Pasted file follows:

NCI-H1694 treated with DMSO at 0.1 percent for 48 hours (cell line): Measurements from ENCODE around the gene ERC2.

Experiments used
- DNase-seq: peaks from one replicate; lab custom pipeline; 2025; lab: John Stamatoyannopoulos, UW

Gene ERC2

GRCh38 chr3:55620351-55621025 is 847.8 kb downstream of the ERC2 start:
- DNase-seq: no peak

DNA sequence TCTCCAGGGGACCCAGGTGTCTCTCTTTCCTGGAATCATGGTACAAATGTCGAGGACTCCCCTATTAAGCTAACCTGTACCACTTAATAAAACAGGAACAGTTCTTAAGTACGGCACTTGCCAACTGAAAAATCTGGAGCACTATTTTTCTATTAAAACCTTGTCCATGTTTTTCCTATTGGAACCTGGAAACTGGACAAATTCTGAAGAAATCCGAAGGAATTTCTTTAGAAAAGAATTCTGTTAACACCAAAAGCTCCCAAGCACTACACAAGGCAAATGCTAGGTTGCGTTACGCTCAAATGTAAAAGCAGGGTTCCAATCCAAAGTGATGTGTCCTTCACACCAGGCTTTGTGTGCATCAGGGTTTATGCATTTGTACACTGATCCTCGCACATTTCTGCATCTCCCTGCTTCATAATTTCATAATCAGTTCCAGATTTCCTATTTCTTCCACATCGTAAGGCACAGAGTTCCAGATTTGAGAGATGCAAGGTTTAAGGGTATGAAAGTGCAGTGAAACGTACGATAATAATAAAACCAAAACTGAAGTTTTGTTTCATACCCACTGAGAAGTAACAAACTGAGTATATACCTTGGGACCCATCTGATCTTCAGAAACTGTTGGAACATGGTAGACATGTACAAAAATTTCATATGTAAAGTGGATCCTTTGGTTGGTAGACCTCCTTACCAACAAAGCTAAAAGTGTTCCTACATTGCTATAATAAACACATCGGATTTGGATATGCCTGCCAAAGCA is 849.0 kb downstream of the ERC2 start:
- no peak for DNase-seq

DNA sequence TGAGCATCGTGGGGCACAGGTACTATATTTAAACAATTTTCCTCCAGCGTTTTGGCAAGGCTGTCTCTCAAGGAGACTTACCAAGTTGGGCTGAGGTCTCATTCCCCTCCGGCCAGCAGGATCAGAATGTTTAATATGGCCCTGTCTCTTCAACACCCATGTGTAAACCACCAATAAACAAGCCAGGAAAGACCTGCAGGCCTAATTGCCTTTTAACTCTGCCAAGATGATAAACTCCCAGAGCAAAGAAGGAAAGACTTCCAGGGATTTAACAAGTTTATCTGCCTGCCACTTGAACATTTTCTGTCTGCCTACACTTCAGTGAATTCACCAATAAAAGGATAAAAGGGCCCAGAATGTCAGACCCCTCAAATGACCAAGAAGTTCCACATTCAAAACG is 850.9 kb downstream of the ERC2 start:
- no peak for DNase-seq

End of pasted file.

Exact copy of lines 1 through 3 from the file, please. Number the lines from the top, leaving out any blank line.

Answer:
NCI-H1694 treated with DMSO at 0.1 percent for 48 hours (cell line): Measurements from ENCODE around the gene ERC2.

Experiments used
- DNase-seq: peaks from one replicate; lab custom pipeline; 2025; lab: John Stamatoyannopoulos, UW